In 2008, Sierra Leone established a Strategy and Policy Unit reporting to the President. Its aim was to improve implementation of the President’s reform agenda using a range of delivery techniques. For the first two years, its staff worked hard but produced limited results. Then in 2010 the Unit was reformed and restructured. Its efforts then quickly began to yield real results on the ground. Comparing the two periods in the history of the Unit produces some useful insights about what works in Delivery.

1. Focus

The original Unit worked with all 22 Ministries. Confronted with deep challenges including poor information, low capacity, and variable will to reform, it was spread too thinly to be able to affect change. When it was reformed in 2010, the Unit was refocused on six priorities. Within each priority area, it focused on one project. The new focus allowed it to begin to deliver results.

2. Regular stocktakes

Though the original Unit reported to the President, meetings with him on each priority where infrequent and irregular. This lack of routine meant that the stocktakes were insufficiently regular and predictable to create accountability for delivery. The reformed Unit set up a regular schedule of stocktakes to review progress, and in doing so created pressure to deliver results to a predictable rhythm of deadlines.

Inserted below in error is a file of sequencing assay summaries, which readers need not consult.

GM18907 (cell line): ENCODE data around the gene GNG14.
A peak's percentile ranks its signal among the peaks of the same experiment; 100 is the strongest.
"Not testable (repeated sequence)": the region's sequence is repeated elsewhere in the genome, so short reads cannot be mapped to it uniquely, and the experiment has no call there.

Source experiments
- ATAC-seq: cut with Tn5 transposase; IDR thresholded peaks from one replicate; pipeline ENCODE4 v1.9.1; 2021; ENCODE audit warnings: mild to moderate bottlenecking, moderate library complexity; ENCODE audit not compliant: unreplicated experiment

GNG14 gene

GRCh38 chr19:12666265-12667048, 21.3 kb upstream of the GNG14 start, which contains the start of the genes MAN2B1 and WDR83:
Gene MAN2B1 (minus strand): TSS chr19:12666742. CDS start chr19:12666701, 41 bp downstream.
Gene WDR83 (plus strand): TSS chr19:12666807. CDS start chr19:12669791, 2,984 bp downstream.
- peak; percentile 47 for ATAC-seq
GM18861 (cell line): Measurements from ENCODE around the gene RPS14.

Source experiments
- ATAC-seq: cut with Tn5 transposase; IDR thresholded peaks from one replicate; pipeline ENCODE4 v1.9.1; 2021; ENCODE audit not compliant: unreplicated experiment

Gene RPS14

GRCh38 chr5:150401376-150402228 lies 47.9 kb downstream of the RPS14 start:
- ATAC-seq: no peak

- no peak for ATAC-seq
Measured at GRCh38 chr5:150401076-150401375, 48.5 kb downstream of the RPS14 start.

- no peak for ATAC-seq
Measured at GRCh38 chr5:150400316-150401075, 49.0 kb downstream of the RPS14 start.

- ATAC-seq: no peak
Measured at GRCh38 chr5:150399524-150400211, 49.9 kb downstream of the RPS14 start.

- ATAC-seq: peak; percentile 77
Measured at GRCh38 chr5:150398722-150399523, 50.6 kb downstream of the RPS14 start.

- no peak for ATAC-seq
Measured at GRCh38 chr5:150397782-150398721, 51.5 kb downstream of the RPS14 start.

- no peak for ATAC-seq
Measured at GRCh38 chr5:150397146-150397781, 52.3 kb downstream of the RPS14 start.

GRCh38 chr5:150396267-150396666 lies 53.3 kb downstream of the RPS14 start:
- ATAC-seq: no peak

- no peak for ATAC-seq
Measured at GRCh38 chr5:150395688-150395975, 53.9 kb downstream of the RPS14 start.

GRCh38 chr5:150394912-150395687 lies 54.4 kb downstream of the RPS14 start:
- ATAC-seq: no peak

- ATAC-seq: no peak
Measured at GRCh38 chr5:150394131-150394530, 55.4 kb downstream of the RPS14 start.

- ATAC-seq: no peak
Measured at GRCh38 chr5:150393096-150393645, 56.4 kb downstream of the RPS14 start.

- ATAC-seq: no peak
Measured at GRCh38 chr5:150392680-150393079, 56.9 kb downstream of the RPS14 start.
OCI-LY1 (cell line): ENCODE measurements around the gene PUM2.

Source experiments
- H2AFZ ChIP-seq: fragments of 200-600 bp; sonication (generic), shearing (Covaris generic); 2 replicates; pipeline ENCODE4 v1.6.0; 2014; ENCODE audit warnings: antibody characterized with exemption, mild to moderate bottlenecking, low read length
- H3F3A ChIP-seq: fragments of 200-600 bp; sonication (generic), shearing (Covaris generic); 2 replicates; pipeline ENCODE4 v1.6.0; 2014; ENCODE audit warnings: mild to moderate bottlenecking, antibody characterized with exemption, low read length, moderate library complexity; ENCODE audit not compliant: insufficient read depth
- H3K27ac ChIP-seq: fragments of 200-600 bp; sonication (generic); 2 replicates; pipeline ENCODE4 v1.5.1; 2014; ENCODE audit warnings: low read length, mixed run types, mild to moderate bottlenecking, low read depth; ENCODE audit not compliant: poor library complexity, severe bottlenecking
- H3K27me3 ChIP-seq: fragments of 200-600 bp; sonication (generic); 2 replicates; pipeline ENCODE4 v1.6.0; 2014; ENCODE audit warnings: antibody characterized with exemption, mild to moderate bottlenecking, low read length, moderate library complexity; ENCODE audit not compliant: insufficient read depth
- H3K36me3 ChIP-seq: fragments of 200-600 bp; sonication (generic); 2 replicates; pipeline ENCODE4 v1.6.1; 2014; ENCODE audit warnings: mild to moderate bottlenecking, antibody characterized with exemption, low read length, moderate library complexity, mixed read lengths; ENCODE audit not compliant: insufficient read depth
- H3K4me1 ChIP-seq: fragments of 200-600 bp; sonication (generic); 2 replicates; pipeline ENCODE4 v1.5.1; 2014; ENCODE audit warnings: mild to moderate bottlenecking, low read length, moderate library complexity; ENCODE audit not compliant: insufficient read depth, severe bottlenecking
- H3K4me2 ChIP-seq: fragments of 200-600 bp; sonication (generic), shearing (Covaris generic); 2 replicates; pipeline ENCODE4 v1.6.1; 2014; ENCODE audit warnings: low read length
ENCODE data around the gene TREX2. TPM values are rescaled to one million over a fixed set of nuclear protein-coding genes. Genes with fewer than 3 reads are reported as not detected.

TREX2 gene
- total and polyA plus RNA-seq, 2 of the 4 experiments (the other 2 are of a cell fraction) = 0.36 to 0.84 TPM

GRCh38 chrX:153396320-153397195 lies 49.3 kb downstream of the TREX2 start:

3. Staffing and relationships

The original Unit was staffed with a large number of senior experienced figures from government. While this gave it experience to draw on, it also meant that many individuals in the Unit had both history and future ambitions which got in the way of doing the work. Collectively, they did not have the skills required to lead an effective unit (of which experience is just one). They also often saw their relationships with Ministries as hierarchical rather than collaborative. When the Unit was reformed, changed is staffing and relationships to focus on supporting Ministries collaboratively with the routine work of delivery.


Scharff, M., Delivering on a Presidential Agenda: Sierra Leone’s Strategy and Policy Unit 2010-2011, 2012.